At approximately 10:00 AM on April 26th an explosion, followed by two fires, struck the Husky Energy Oil Refinery located in Superior WI. In today’s post, the refinery explosion lawyer at the Doan Law Firm presents an update to that post based on the initial findings of the U.S. Chemical Safety Board (CSB).
The Explosion at Husky Energy Oil Refinery
As we previously discussed, on Thursday, April 26th of this year the Huskey Energy oil refinery in Superior WI was preparing for a 5-week shutdown for scheduled maintenance and/or facility upgrade when it was rocked, at about 10:00 AM, by an explosion and fire in the immediate area of that explosion. This fire was extinguished by refinery employees and units of the City of Superior Fire Department. At that time, it was felt that no declaration of an emergency was necessary.
According to an article by Forum News Service that was carried by the Twin Cities (Minneapolis-St. Paul, MN) Pioneer Press a second fire, accompanied by several explosions, created clouds of thick smoke that were observed as carrying several miles beyond the refinery. These clouds prompted the City of Superior to issue a mandatory evacuation order for areas within 2 1/2-mile radius north of the refinery and within a rectangular area 10 miles south of the refinery, based on the direction that the wind was blowing after the second explosions and fires.
After overnight air samplings by the Environmental Protection Agency detected only trace amounts of atmospheric contamination from smoke originating from the refinery, the mandatory evacuation order was lifted as of 6:00 AM Friday (April 27th).
Preliminary investigation report
Note that our initial blog post was based on information gathered from local and regional news sources in the hours after the explosion and fire. Discrepancies between these reports and the later findings by on-scene CSB investigators could be explained by the fact that these news media did not have access to the Husky refinery. Content provided by the author of this blog, in addition to that of the CSB’s preliminary findings, is contained within “[“and “]” symbols.
According to its initial findings, the CSB presented the following facts based on observations made by its investigators:
- “The refinery was preparing to enter a [planned] 5-week maintenance turnaround, during which time equipment is shut down so that it can be opened, inspected, and repaired as needed. The explosion occurred at approximately 10 a.m. CDT. The initial explosion caused property damage and loss of containment [puncture] of an asphalt tank. The contents of the tank spilled out and the material combusted [caught fire].”
- “The initial explosion took place within the refinery’s Fluid Catalytic Cracking, or FCC, unit. The FCC unit “cracks” heavy, high boiling point hydrocarbon molecules [crude oil] into smaller molecules with lower boiling points. The main product produced by the FCC unit is gasoline…”
- “The explosion created a large amount of debris which was scattered in and around the refinery complex. This debris is being collected and stored for future analysis as needed.”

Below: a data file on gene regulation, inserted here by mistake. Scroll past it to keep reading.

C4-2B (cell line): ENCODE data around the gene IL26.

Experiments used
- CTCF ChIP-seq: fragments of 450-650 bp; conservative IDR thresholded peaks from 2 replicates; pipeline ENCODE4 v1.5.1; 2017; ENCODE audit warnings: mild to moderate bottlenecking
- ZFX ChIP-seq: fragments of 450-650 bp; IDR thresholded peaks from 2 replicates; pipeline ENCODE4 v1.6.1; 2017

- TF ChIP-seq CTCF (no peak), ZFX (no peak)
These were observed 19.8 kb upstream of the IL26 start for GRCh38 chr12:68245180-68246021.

Again, the author of this post admits that the preliminary findings of the CSB are just that: preliminary, and subject to change in the CSB’s final report. Also, the CSB preliminary report is for use by that agency only and may, or may not, be used by other federal agencies such as the Occupational Health and Safety Administration. This is understandable since federal agencies are limited by law as to their jurisdictions and, thus, their investigational authority over different factors that may have contributed to an industrial accident. However, it is known that at least one chemical used in Fluid Catalytic Cracking Units is dangerous to humans: hydrofluoric acid.
Hydrofluoric acid is commonly used in Fluid Catalytic Cracking Units at not only the Husky Superior refinery, but at refineries nationwide. According to the Centers for Disease Control and Prevention (CDC) most industrial exposure to occurs when a victim’s skin is exposed to contact with its liquid form ( hydrofluoric acid) or by inhalation of its active ingredient in its gaseous form, hydrogen fluoride, which is regarded to be the more-dangerous type of exposure.
Exposure to hydrofluoric acid can result in a chemical burn injury to the skin and, less commonly, injury to a victim’s eyes by either direct “splash” contact or by exposure to its gaseous component, hydrogen fluoride gas. More seriously, hydrogen fluoride gas exposure can cause chemical burns to the upper respiratory or, more importantly, to the lungs themselves. Chemical burns of the respiratory system can be very difficult to treat since hydrogen fluoride gas becomes hydrofluoric acid when it encounters the moisture normally present in the trachea and lungs.
The role of a refinery explosion accident lawyer
Fortunately, the explosion and fires at the Husky Superior refinery produced relatively minor or non-life-threatening injuries to plant personnel and no injuries to anyone outside the refinery’s boundaries. Unfortunately, this is not always the case.
Anyone who has been injured by a refinery accident such as a chemical release, explosion, or fire is invited to contact the refinery explosion lawyer at the Doan Law Firm to arrange a free, no obligation, review of the facts in your refinery accident case. Since our free case review does not obligate you to hire our firm, you are free to hire a law firm of your own choosing to represent your injury case. If you should decide that we should manage your refinery accident injury case, we are willing to assume all responsibility in preparing your case for trial in exchange for a percentage of the settlement that we will win for you.